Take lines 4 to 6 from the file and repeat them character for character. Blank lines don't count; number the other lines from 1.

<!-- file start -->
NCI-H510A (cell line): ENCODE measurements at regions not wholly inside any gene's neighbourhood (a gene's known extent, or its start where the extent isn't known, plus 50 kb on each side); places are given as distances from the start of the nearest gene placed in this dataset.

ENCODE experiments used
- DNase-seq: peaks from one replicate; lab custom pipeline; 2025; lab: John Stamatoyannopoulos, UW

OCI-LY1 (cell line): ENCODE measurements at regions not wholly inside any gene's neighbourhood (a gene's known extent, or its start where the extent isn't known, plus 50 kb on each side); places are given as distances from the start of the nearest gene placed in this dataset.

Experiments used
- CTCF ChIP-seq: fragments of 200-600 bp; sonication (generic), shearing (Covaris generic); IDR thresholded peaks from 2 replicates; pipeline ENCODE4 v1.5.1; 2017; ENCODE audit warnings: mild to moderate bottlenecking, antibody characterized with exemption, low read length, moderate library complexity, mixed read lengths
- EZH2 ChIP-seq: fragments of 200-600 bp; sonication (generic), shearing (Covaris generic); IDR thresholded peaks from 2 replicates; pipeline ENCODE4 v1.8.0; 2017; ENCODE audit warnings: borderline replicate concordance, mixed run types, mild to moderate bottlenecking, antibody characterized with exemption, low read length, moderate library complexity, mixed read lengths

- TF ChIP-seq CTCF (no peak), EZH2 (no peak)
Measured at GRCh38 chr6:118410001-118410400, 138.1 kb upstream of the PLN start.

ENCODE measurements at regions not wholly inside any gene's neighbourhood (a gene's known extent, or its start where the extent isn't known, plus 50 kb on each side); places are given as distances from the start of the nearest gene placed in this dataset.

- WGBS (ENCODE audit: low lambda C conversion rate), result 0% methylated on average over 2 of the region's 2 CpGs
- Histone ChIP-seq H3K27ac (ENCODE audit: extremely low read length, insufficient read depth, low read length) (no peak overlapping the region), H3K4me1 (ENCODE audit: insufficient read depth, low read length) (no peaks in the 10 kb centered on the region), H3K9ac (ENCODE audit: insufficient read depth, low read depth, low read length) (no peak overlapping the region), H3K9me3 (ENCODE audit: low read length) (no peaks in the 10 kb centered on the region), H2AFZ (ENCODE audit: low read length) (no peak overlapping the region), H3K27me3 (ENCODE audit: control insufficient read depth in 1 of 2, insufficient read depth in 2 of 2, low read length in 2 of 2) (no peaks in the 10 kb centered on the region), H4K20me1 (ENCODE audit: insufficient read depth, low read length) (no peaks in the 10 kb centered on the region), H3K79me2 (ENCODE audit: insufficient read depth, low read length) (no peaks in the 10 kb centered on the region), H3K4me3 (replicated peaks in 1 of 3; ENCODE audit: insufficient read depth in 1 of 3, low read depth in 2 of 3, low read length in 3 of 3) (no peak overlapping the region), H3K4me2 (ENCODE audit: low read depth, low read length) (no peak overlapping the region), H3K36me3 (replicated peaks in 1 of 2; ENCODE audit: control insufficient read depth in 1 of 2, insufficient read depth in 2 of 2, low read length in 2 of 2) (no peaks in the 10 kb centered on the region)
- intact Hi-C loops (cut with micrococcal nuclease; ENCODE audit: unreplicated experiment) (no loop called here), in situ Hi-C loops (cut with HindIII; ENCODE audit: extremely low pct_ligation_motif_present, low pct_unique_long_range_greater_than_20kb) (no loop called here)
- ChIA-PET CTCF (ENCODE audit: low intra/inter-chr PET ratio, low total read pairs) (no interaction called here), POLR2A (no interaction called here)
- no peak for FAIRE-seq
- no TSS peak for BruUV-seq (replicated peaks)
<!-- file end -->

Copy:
OCI-LY1 (cell line): ENCODE measurements at regions not wholly inside any gene's neighbourhood (a gene's known extent, or its start where the extent isn't known, plus 50 kb on each side); places are given as distances from the start of the nearest gene placed in this dataset.

Experiments used
- CTCF ChIP-seq: fragments of 200-600 bp; sonication (generic), shearing (Covaris generic); IDR thresholded peaks from 2 replicates; pipeline ENCODE4 v1.5.1; 2017; ENCODE audit warnings: mild to moderate bottlenecking, antibody characterized with exemption, low read length, moderate library complexity, mixed read lengths